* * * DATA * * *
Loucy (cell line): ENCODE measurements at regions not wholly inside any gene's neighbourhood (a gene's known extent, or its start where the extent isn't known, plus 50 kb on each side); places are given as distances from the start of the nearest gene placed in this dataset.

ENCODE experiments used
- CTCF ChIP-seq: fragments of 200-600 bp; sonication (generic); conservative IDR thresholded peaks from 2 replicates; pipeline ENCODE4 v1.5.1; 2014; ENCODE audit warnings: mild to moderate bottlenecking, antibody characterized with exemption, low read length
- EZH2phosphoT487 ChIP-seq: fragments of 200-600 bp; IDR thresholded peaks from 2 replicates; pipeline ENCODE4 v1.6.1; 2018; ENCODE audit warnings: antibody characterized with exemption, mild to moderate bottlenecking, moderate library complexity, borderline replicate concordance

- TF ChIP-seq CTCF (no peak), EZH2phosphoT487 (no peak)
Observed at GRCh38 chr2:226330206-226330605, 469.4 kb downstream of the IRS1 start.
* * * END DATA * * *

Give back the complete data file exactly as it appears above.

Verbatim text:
Loucy (cell line): ENCODE measurements at regions not wholly inside any gene's neighbourhood (a gene's known extent, or its start where the extent isn't known, plus 50 kb on each side); places are given as distances from the start of the nearest gene placed in this dataset.

ENCODE experiments used
- CTCF ChIP-seq: fragments of 200-600 bp; sonication (generic); conservative IDR thresholded peaks from 2 replicates; pipeline ENCODE4 v1.5.1; 2014; ENCODE audit warnings: mild to moderate bottlenecking, antibody characterized with exemption, low read length
- EZH2phosphoT487 ChIP-seq: fragments of 200-600 bp; IDR thresholded peaks from 2 replicates; pipeline ENCODE4 v1.6.1; 2018; ENCODE audit warnings: antibody characterized with exemption, mild to moderate bottlenecking, moderate library complexity, borderline replicate concordance

- TF ChIP-seq CTCF (no peak), EZH2phosphoT487 (no peak)
Observed at GRCh38 chr2:226330206-226330605, 469.4 kb downstream of the IRS1 start.